1) They’re great artists. The two of them are genuinely great artists and they have the ability to produce clean, crisp, and well thought out sequences that most people can easily understand and translate. In fact, I defy anyone out there to say otherwise, as I don’t think I’ve seen either of them compose something muddled or confusing.

2) Being a child of the 80s and the 90s, I’ve always enjoyed looking at artwork that is big, expressive, and very bold on the page. So come on, take a look at some of the images included and see for yourself how big, bold, and expressive they truly are. In Tony’s case, I like the way he adds small little nuances to each of the characters he draws (such as the way he gets Booster to timidly wipe his goggles), whereas in Mikel’s case, he manages to glamorise the majority of his work with a simple yet elegant tone that’s uniquely his own (check out his double page spread to see what I mean).

3) Another great trait these two artists' possess would have to be a nostalgic quality they manifest throughout their work. On occasion I’ve noticed that they each have the ability to mimic other artists who’ve also drawn Batman previously, ranging from the way Tony sometimes channels Neal Adam’s style of artwork, while Mikel sometimes possesses Graham Nolan’s style of art.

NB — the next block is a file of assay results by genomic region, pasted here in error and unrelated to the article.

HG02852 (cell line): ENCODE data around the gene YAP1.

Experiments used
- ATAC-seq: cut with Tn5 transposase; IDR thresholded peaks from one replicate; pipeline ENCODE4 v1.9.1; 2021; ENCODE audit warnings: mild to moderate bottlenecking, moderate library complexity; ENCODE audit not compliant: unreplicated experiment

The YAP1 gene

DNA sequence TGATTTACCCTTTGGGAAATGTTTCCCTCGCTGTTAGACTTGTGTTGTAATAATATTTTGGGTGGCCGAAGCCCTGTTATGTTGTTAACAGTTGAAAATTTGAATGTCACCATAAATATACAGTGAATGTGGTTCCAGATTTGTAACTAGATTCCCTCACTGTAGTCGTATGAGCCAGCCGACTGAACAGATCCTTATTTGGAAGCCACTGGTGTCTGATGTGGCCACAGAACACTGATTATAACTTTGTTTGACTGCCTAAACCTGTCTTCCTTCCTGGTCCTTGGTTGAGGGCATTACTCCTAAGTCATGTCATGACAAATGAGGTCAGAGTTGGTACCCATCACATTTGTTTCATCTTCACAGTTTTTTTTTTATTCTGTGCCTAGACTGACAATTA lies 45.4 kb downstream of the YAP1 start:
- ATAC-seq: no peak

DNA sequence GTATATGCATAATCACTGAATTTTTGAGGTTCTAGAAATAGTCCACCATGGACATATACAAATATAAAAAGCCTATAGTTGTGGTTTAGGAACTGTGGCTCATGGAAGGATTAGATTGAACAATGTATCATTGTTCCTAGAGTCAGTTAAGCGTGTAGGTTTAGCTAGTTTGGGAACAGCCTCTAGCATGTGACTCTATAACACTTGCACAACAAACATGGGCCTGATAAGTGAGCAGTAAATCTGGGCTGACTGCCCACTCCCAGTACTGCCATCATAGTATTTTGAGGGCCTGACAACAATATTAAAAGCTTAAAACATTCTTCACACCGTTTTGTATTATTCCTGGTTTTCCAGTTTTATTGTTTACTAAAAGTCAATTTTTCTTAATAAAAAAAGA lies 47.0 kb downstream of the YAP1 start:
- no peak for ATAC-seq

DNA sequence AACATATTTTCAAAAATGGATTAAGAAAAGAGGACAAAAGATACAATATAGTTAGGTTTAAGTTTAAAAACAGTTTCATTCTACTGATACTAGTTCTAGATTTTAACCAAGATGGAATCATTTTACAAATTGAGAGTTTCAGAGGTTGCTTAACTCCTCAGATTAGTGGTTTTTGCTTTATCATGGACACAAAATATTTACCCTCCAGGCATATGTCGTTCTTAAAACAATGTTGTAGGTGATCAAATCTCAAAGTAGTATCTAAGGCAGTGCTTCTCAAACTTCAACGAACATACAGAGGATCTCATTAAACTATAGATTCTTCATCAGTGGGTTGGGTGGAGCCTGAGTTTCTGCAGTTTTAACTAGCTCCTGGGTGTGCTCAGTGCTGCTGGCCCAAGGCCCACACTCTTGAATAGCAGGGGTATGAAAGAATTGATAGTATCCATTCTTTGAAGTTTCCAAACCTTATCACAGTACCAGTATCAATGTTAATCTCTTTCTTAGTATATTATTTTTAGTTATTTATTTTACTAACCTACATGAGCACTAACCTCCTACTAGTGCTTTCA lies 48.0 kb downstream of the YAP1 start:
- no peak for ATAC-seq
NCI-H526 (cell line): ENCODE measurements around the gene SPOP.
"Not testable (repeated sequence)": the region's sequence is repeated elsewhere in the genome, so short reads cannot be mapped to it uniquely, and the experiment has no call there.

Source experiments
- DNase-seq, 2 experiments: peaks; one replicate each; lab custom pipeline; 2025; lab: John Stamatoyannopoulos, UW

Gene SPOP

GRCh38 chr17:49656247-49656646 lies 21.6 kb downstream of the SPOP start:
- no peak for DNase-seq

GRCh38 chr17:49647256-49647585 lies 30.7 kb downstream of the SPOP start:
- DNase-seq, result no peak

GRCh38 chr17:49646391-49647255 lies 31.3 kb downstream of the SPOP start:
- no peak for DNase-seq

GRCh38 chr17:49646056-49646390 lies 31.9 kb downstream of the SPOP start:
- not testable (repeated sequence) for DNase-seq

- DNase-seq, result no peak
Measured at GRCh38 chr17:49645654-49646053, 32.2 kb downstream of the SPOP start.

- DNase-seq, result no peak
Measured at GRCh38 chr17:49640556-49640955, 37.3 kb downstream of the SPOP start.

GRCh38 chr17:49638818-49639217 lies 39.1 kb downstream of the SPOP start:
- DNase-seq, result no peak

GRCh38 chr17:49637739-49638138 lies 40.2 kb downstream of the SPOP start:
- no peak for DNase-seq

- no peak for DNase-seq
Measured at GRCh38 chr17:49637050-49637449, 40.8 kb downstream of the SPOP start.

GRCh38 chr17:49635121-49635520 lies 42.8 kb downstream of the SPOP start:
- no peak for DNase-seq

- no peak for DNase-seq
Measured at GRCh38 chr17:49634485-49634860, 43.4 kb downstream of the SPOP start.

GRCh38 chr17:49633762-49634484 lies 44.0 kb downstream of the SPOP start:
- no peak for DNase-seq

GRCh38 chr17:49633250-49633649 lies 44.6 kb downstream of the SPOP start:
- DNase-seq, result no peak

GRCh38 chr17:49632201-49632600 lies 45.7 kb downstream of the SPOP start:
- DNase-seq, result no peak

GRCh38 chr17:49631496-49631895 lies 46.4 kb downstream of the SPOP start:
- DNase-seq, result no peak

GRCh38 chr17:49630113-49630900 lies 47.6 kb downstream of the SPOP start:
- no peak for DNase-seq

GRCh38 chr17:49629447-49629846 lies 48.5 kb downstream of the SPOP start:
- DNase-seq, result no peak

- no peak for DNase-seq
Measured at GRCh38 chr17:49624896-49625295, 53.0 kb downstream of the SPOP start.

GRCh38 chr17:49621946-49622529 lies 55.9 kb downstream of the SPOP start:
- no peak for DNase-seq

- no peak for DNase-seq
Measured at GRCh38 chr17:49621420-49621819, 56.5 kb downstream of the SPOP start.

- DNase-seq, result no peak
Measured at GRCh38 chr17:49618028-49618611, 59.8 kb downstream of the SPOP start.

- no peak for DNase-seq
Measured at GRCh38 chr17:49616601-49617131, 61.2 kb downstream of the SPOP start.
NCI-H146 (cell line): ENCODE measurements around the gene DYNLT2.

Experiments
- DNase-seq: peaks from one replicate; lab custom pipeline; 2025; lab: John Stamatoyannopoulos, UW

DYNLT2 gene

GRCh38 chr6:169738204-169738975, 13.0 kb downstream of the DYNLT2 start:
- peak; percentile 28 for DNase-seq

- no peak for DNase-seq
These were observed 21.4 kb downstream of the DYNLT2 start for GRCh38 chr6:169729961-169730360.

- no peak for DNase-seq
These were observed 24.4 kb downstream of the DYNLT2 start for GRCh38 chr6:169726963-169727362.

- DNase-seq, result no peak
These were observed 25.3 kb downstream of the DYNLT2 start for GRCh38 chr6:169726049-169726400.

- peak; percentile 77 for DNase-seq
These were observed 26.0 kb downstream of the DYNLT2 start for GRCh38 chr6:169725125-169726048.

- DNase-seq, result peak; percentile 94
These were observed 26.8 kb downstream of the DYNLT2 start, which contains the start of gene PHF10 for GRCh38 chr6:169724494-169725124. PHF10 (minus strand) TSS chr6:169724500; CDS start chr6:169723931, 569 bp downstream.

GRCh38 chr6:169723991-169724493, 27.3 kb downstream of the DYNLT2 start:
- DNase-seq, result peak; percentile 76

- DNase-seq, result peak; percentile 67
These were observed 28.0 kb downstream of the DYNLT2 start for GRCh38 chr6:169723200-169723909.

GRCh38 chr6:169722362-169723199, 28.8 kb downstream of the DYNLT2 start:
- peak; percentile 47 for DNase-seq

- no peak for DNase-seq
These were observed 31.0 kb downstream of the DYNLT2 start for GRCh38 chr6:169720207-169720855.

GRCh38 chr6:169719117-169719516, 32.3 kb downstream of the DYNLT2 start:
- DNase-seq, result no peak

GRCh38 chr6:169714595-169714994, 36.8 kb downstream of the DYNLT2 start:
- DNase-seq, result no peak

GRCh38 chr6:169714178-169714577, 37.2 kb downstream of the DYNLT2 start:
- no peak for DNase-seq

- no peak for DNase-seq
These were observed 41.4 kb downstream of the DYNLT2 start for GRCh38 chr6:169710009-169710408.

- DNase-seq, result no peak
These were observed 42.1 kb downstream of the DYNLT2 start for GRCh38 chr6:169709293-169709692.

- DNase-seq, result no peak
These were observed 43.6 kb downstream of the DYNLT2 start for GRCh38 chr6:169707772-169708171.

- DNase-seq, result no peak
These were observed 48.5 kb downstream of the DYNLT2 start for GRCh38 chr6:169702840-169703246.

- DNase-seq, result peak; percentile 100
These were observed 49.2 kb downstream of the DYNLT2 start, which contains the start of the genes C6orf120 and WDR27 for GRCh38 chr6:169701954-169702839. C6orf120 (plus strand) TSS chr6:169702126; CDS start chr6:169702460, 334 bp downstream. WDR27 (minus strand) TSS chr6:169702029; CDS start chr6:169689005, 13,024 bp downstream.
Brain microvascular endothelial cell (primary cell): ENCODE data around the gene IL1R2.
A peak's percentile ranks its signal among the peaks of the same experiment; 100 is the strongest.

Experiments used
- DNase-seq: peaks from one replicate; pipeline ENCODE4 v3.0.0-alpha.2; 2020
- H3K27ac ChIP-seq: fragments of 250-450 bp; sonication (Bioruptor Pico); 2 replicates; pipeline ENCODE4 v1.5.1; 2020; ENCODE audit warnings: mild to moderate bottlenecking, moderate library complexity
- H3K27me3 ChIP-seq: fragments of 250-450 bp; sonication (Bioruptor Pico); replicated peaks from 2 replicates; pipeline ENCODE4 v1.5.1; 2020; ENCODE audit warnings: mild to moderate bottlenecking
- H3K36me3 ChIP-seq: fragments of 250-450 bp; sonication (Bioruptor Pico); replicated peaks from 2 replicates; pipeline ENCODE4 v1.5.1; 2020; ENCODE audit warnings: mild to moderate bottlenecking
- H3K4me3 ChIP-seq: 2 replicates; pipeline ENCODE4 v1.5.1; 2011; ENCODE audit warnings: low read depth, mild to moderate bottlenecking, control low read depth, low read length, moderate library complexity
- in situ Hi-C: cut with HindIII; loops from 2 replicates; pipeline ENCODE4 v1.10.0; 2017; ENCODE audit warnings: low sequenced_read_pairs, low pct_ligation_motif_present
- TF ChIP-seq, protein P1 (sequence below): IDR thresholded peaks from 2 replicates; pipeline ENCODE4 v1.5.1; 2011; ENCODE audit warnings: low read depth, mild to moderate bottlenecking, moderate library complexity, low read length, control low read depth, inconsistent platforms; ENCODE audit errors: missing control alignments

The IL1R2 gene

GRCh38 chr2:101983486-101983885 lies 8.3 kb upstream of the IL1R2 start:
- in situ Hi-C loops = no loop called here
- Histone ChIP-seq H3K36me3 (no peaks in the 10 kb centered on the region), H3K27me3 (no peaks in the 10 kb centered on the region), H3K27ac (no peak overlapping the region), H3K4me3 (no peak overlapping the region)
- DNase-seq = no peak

4) Something else that also help artists produce great work all boils down to them being genuinely nice people. I once spoke with Dave Gibbons, the artist who drew Watchmen, and he told me that to ‘get on’ in ‘this business’ it always helps to be nice to your work colleagues as well as your fans. Thankfully, both Tony and Mikel have this quality in spades, which I myself have witnessed on numerous occasions.

So in conclusion, all in all, these two issues of Batman were nicely illustrated, simple to follow, but more or less, came across like an overused pencil with hardly any flint... pointless. 

THE MUSIC:
In honor of issue 47 of Batman, I’d like this month's musical match up to be the theme tune to Back to the Future, Part One, sung by Huey Lewis and the News: 'Back In Time'.




THE COMPARISON:
In the case of issue 48, however, how about I compare this episode to an abusive relationship? After all, some relationships can be abusive, very abusive, where one partner is mad, loud, and talkative, whereas the other is slow, compliant, and easygoing.

THE CONCLUSION:
At the end of issue 48, The Joker attempts to do something bad to Batman while they’re both in church. So, out of the following eight options, let’s see if you can guess what he does to the Dark Knight? Could he...

  • Bless him.
  • Christen him.
  • Kiss him.
  • Shoot him.
  • Bury him.
  • Chastise him.
  • Hit him.
  • Marry him.
Nuff said.